Surrey Auction Hits Record Half A Million Pounds
£50,000 Chinese Cranes Is 2011 Top Price So Far This Year At Ewbank Clarke Gammon Wellers
Fine art and antiques sold for a record £500,000 in the summer auction at Surrey’s premier auctioneers Ewbank Clarke Gammon Wellers. More than 70 lots sold for £1,000 and four made over £10,000.The Queen Elizabeth’s Foundation for disabled people had received a donation of Persian rugs and carpets, Eastern and Oriental School pictures and works of art, which all sold, some for prices substantially above their pre-sale estimates. Auctioneer Chris Ewbank waived his commission charges to benefit the charity further.(See separate newsletter).
In line with recent trends, the market in Far Eastern and Asian antiques remains extremely strong. The sale attracted more than 20 online bidders from such places as China, Singapore, Thailand, Australia, and New Zealand alone, all of whom helped boost prices. This was most noticeable when several bidders competed for ownership of a monumental pair of cloisonné storks, which had been estimated at £ 2,500-4,000, reflecting their 20th century origin. In the event, they sold to a buyer bidding from Beijing for £50,000 – a house record for a contemporary Chinese work of art at the saleroom this year.
The response was similar for a 19th century carved ivory figure of Liu Po Wen, which was purchased by a London-based Chinese buyer for £13,000 against an estimate of £2,000-3,000. Liu Po Wen was a famous 14th century general when China was at war with the Mongols. He disguised himself as a Taoist priest and entered a besieged city bearing a mooncake with hidden messages inside. The messages instructed townspeople to organise and combine with the troops massed outside to overthrow their enemy. Mooncake became popular as a celebration cake thereafter. The carving depicted the general wearing a long moustache and beard and dressed in a pleated robe tied with a cord around his waist.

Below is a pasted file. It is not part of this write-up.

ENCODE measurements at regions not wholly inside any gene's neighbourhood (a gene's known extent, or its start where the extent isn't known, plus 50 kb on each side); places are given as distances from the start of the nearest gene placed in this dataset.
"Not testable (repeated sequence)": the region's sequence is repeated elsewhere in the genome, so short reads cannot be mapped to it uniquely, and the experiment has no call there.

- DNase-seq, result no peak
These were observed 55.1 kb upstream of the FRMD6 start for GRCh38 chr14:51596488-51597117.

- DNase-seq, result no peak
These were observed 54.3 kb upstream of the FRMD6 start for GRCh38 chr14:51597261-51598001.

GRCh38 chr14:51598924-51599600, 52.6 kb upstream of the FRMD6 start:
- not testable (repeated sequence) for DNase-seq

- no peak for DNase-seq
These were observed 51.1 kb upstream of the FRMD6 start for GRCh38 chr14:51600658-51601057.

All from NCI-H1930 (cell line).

A London dealer secured a Japanese circular bronze box with screw top, decorated with a gilt panel of birds, blossom and branches, the sides with gilt decoration of flowers and insects. It sold for £2,600, while a bidder from Taiwan secured a Chinese scroll decorated with a peacock with a bid of £1,700.
Any worries that the economic climate in Europe might dampen enthusiasm for antique and contemporary jewellery proved unfounded when a lifetime collection purchased by a Bournemouth couple which was expected to raise around £40,000 sold for a total of £51,000.
Star of the collection was a stunning 3.5 carat diamond solitaire ring, the emerald cut stone flanked by baguette cut diamonds, set in platinum. It sold to a private Sussex buyer for an above estimate £10,500.
Close behind at £8,000 was an impressive Art Deco strap-style diamond bracelet made from articulated links with a central stylised buckle motif containing a single brilliant cut diamond. The gems were set in 18 carat white gold with brilliant, baguette and pavé cut stones weighing a total of 16.63 carats. It sold to a Surrey buyer.
Continuing the Art Deco theme, a geometric style brooch set with baguette cut and brilliant cut diamonds graduating in size and weighing 7.25 carats sold for £2,800 and a sapphire and diamond Art Deco style geometric oblong brooch with calibre sapphires and millegrain diamonds set in platinum sold to a London dealer for £2,000.
A six carat oblong trap cut purple sapphire set in a platinum and diamond mounted ring sold to a Hampshire buyer for £3,800, while an Imperial topaz and diamond cluster ring sold to a London dealer for £2,600.
A topaz necklace set in 14 carat gold overturned an estimate of £1,200-1,400 to sell to another London dealer for £3,600, while another surprise proved to be a gold dress ring set with an oval cabochon sapphire set in an ornate mount of 18 carat gold. Estimated at £450-650, it sold to the same buyer for £1,400.
Jewellery sent for sale by other consignors also performed strongly, notably an antique suite comprising necklace, brooch and earrings all set with golden citrines, which was estimated at £400-600. It sold to the same London dealer as before for £3,000, while a moonstone necklace set in unhallmarked gold sold for to a private London buyer for the £1,500 against an estimate of £250-350, both lots illustrating the continued demand for the precious metal in these uncertain times.